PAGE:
The person who tells me is crying. "He was my friend," he says.
I can't say the same, but I saw Brad almost every day I was at the station. He smiled when he said hello, and sometimes we talked, about things that you talk about with people you don't know that well: the weather, fires that were going on, nothing that really matters. I don't have a part in this story, but I will put my arms around my friends and hear theirs.
I've stopped reading the comments on the news stories. When did we become such a society of victim blamers? "Stay out of the woods," one person wrote. "He should have had a gun," someone else typed (because guns solve everything, apparently). I doubt some of these people have ever been on a hiking trail, and probably none of them have ever been close to a grizzly bear and seen how fast it can move, how much power it carries.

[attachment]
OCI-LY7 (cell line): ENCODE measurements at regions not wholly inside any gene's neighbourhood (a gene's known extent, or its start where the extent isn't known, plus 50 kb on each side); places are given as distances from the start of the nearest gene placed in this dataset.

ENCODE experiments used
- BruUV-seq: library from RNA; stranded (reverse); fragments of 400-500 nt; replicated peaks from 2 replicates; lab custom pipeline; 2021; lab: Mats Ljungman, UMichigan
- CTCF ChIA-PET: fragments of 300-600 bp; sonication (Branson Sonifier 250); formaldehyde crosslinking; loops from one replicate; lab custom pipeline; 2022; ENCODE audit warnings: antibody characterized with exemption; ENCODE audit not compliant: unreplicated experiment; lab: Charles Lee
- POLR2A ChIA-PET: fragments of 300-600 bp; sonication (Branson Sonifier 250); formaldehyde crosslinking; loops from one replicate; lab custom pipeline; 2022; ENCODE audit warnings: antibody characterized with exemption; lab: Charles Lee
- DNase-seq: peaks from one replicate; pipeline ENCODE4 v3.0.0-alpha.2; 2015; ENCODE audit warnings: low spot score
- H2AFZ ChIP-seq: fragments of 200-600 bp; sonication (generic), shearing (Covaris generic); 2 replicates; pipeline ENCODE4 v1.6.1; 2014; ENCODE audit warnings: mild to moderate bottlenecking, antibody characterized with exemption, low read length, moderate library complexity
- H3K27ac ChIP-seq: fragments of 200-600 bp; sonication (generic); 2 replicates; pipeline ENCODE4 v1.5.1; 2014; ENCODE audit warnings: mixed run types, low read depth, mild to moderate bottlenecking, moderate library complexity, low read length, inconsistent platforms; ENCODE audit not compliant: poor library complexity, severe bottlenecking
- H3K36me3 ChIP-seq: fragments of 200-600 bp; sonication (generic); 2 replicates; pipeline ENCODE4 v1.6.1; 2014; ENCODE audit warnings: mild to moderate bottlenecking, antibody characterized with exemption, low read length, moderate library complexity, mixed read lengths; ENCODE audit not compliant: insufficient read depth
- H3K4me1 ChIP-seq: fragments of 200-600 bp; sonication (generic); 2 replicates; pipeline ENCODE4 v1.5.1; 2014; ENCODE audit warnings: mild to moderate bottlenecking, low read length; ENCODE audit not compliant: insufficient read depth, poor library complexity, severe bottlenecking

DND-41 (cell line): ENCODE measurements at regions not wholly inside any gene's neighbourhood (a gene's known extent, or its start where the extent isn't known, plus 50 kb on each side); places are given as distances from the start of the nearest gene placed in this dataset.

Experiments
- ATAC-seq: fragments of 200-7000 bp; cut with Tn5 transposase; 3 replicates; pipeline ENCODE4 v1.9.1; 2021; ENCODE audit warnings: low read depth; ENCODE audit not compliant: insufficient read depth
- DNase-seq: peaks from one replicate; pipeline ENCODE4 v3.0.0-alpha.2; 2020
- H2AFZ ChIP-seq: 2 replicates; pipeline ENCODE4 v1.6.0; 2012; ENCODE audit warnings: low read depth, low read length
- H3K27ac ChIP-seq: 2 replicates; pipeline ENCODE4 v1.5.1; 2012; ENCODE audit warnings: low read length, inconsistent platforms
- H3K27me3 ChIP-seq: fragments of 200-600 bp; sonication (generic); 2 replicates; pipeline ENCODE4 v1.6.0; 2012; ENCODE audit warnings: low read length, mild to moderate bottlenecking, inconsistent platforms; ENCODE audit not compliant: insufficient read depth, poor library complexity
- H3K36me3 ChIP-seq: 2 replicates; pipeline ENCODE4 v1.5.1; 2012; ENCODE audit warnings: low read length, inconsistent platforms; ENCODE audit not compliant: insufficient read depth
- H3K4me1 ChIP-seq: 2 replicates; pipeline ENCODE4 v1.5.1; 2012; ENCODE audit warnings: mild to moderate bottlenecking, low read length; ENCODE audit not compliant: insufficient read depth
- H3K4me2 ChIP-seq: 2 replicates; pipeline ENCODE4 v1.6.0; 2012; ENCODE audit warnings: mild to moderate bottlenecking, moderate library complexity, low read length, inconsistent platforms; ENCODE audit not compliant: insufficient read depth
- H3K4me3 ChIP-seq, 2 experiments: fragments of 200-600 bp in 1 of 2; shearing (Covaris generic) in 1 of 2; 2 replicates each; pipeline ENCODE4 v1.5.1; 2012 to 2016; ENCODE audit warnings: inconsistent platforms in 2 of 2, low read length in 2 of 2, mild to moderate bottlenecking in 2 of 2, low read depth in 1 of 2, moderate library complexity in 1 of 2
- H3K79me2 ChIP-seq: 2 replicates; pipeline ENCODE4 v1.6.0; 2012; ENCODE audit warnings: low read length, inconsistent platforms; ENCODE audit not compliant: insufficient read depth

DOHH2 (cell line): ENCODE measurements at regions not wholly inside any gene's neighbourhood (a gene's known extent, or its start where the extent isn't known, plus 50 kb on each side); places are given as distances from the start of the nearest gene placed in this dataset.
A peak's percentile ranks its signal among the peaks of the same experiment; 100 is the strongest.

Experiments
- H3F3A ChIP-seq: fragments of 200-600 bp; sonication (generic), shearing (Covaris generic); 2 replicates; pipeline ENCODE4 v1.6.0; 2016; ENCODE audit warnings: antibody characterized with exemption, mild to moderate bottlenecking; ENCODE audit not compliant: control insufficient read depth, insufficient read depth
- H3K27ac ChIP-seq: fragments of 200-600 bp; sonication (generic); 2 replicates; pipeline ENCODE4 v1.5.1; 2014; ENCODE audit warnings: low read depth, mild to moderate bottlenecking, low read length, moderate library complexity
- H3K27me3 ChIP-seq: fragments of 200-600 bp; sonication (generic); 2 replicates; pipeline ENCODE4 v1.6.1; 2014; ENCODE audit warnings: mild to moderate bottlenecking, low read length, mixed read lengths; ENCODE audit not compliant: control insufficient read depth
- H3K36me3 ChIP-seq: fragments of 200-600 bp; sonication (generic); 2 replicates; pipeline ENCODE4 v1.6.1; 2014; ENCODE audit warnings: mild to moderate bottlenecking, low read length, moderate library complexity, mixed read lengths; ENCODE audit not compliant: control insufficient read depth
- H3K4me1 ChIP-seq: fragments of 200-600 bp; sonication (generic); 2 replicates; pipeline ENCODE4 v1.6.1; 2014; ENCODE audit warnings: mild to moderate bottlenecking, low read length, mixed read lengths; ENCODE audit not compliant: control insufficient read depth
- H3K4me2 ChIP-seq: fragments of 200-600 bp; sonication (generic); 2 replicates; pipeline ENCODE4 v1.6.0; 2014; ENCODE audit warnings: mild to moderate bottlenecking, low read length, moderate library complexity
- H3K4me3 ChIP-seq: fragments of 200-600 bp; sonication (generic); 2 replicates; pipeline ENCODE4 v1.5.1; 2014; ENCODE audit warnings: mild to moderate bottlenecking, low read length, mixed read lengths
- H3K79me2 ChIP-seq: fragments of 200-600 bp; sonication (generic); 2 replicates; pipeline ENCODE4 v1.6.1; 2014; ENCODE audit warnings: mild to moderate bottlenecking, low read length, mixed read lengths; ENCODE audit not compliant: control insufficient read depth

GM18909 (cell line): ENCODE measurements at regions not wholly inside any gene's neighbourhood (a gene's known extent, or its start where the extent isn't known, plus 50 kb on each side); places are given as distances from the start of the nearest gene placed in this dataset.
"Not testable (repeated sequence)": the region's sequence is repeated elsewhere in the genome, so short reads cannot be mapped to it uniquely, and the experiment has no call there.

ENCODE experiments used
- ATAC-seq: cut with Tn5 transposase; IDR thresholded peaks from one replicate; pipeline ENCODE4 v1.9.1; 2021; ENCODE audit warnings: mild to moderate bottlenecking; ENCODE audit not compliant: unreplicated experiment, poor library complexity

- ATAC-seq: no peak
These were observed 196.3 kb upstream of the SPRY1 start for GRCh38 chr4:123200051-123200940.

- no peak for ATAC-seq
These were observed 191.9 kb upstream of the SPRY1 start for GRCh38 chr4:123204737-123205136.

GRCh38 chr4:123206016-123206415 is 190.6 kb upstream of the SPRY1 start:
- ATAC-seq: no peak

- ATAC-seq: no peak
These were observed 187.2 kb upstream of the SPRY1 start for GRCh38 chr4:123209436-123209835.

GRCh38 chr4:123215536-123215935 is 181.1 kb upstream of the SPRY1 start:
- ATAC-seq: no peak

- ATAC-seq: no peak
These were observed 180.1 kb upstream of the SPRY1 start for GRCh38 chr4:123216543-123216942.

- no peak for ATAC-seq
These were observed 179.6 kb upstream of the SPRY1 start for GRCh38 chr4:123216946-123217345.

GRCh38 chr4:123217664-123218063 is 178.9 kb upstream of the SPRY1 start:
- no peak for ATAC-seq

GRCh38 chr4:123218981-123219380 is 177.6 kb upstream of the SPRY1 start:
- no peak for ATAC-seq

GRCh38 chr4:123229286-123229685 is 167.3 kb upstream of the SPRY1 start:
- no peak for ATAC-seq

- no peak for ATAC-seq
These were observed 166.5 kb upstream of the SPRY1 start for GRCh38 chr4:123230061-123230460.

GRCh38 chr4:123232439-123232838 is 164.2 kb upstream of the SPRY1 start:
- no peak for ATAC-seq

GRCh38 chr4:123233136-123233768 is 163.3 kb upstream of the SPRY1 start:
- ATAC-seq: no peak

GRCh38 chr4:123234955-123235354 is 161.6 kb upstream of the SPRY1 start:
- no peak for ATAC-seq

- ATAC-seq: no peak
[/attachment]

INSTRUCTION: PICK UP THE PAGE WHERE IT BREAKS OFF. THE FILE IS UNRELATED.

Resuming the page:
"Sometimes your number is up," C. says. I briefly argue, but give up. It probably makes him feel better to believe this, but I can't. I can't handle the idea that we move in a predetermined lockstep, our lives and deaths already plotted and programmed before we are even born.
Here's what I think the truth is. I think you can do everything right, and one day get on your bike like you have many times before, expecting to come home and see the people you love and go to work the next day. Maybe at that moment you are thinking how warm the sun is and how good it feels to be moving. Maybe you feel glad to be alive on such a glorious afternoon. And then there is a bear, and the bear is just being a bear, not malicious or predatory, just a bear that is scared. And then everything changes.
I think in almost everyone's life there is a bear at some point, something so big and unexpected that all your preparations don't mean anything. You're just out there living your life, and you come around a corner and there it is. It's not fate or destiny. It just is.
Rest in peace, Brad. I wish I had known you better.